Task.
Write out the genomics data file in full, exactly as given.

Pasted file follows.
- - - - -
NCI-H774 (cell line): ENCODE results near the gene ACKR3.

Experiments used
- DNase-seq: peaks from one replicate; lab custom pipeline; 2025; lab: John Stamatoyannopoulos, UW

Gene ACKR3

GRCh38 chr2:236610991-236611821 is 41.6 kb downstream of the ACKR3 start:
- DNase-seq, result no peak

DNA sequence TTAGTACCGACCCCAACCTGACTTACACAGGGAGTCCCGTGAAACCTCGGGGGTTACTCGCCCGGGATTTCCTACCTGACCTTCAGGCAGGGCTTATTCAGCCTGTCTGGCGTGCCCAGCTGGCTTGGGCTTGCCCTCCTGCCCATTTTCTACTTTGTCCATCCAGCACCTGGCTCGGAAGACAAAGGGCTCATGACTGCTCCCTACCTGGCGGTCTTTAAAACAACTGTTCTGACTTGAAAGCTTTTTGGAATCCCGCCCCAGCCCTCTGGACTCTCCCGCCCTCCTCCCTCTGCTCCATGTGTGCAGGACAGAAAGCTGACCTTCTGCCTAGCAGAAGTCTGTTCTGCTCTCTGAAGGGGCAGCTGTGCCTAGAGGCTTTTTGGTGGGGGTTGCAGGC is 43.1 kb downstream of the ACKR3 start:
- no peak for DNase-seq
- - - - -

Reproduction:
NCI-H774 (cell line): ENCODE results near the gene ACKR3.

Experiments used
- DNase-seq: peaks from one replicate; lab custom pipeline; 2025; lab: John Stamatoyannopoulos, UW

Gene ACKR3

GRCh38 chr2:236610991-236611821 is 41.6 kb downstream of the ACKR3 start:
- DNase-seq, result no peak

DNA sequence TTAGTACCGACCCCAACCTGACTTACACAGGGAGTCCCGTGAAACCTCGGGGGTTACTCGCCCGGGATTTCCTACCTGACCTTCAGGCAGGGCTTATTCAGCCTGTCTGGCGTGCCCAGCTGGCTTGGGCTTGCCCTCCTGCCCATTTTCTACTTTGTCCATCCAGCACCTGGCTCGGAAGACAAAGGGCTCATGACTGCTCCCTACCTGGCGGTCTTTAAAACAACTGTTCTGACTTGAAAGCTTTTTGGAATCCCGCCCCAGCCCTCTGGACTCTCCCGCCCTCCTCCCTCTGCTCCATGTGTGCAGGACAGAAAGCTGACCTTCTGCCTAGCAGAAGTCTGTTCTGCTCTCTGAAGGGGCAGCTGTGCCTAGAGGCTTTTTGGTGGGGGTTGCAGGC is 43.1 kb downstream of the ACKR3 start:
- no peak for DNase-seq